Monsters of Rock 1980 Definitive Edition (Darker Than Blue 074/075/076)
Castle Donington, England – August 16, 1980
CD One: Land of Hope and Glory; Mars; Over the Rainbow; Eyes of the World; Love’s No Friend; Ritchie Solo; Since You’ve Been Gone; Over the Rainbow; Stargazer; Man on the Silver Mountain; Catch the Rainbow
CD Two: Don Airey Keyboard Intro.; Lost In Hollywood; A Light in the Black; Ritchie Solo; Beethoven’s 9; Don Airey Keyboard Solo; Cozy Powell Drum Solo Featuring 1812 Overture; Lost In Hollywood (Reprise); Ritchie Solo; Lazy; All Night Long; Blues;
Will You Still Love Me Tomorrow; Long Live Rock ‘N’ Roll; Kill the King; Long Live Rock ‘N’ Roll (Reprise); Over the Rainbow
DVD: Cozy on young drummer competition, pt. 1; Cozy on young drummer competition, pt. 2; Intro.; Lazy; All Night Long; Catch the Rainbow; Eyes of the World; Ritchie Blackmore Guitar Solo; Will You Still Love Me Tomorrow; Long Live Rock ‘N’ Roll; Kill the King, incl. Guitar Crash; Long Live Rock ‘N’ Roll (reprise)
Darker Than Blue’s release of Rainbow’s Monsters of Rock 1980 – Definitive Editionis an interesting and rather enjoyable title of an audience audio source with a DVD of footage, according to the insert, “taken from the Cozy’s personal video collection.” For this reviewer, the DVD was the initial attraction to this title, and, after listening to the audio and watching the DVD, remains the only likely aspect of this title to be revisited in the future.
CDs one and two are source from a very good audience recording that is somewhat distant but well balanced. 1980 was a transitional period for Rainbow, with Dio continuing his legend in Black Sabbath and Cozy Powell about to be lured away into the Michael Schenker Group, but the Castle Donington production was a major event and Rainbow’s performance was solid as captured on this recording.
A problem for some listeners, however, may be hearing Graham Bonnet attempting to sing “Man on the Silver Mountain” or “Catch the Rainbow”, which he did in the same way he (in this reviewer’s opinion) shouted throughout songs such as “Since You’ve Been Gone” and “All Night Long”. He was charismatic on stage, no doubt, but there was an appealing element of mystique to Dio’s live performance of Rainbow songs that was absolutely lost with Bonnet’s style. Others may feel differently, which is what makes listening to and loving music such a personal experience. The two audio discs on this release give the listener a chance to decide this subject for him or herself.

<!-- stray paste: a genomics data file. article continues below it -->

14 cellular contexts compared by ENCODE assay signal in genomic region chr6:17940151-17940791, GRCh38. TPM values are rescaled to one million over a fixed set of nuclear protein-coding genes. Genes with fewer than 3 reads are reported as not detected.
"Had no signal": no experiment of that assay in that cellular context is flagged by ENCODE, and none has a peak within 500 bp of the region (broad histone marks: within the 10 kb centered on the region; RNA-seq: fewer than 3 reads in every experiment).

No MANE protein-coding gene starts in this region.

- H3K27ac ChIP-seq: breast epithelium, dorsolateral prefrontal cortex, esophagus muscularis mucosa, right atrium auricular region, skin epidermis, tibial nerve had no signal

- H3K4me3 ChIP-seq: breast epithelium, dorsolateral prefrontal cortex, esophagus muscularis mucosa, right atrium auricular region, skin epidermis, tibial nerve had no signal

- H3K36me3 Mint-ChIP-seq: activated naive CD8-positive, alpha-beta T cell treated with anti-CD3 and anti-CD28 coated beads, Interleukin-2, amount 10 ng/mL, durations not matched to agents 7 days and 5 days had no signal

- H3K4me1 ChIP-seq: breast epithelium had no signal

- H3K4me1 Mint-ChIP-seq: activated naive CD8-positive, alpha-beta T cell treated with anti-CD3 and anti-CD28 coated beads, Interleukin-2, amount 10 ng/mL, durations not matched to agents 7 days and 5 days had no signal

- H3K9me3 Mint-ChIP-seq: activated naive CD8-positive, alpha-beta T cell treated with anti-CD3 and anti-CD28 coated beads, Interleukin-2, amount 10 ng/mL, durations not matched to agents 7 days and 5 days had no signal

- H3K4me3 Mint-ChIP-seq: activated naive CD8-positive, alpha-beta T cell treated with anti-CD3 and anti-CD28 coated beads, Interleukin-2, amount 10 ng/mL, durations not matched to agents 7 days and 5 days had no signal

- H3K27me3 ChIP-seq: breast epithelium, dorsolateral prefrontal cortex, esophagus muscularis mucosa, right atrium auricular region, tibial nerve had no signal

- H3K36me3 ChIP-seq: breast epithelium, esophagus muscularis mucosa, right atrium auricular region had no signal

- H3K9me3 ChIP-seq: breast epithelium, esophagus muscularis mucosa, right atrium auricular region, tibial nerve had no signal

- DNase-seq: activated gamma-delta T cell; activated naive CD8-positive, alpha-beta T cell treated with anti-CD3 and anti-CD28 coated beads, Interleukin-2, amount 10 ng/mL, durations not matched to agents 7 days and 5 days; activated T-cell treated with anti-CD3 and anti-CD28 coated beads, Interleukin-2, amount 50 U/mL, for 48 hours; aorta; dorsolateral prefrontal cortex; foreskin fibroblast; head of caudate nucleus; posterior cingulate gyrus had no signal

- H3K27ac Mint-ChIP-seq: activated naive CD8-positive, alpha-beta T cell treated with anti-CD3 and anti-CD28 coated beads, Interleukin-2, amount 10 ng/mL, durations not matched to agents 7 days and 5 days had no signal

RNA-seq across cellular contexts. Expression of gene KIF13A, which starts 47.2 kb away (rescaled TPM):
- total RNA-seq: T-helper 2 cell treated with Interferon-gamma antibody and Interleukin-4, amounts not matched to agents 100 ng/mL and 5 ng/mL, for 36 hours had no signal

Disc one starts with non-Rainbow theater music, and it quickly becomes apparent that this recording is from the audience because of the boisterous fans located close to the recorder. They’re excited, and having fun, but the beginning of “Eyes of the World” sounds like it’s 100 miles away, but that improves pretty quickly as the sounds’ clarity and definition take over from the fans’ noise. Blackmore’s work in this set opener is fantastic, and remains so throughout the show. He does a nice classical solo, with some accompaniment by Don Airey with harpsichord, and a beautiful slide version of “Over the Rainbow” before “Stargazer”, which is excellent.
It is Blackmore, for this reviewer, who is the highlight of this show and the recording does a very nice job of capturing his creativity and energy. In case the listener didn’t know this show was performed outdoors (which is shown in a picture in the jewel case tray beneath the DVD), overloading airplane sounds are picked-up during the beginning of “Since You’ve Been Gone” and “Catch the Rainbow”. There is a cut toward the end of “Catch the Rainbow”, just before returning to Bonnet’s shouting the ending lyrics that Dio used to perform so beautifully and artistically. Quite a stark contrast in sound and style.
Disc two is a mishmash of solos and song snippets from “Lost in Hollywood”, “A Light in the Black”, and “Beethoven’s 9th”. Of course, the “Beethoven’s 9th” would later see the light of day as the amazing title track on Rainbow’s Difficult to Curealbum, but it was apparently in its infancy during this 1980 concert. Interesting nonetheless, as was Don Airey’s soloing, which emphasized classical influences much like Blackmore. Bonnet does perform songs such as “Lost in Hollywood” and “All Night Long” consistent with his studio versions, and the recording picks them up well. The concluding audio on the second disc is rough and “Kill the King” is awful as compared to how that song used to launch shows in years past.
The DVD is fun to watch, although somewhat bittersweet given the fact that Cozy Powell was apparently a really cool guy. The first two segments on the DVD are from his participation in a British young drummer competition, which includes him doing a back-and-forth with the 9 year-old drummer who won the anonymous competition. The Rainbow concert footage from Castle Donington is clear and well synced with the audio, but throughout the entire DVD there is a somewhat distracting recurring presence of white streaks on the visuals, somewhat like would occur with old reel-to-reel films. Not a big deal, given what the viewer can see and enjoy.
The titles comes in a fat boy jewel case with very attractive inserts throughout, and is recommended because of its novelty, although there clearly is other live Rainbow material of better quality in performance and sound.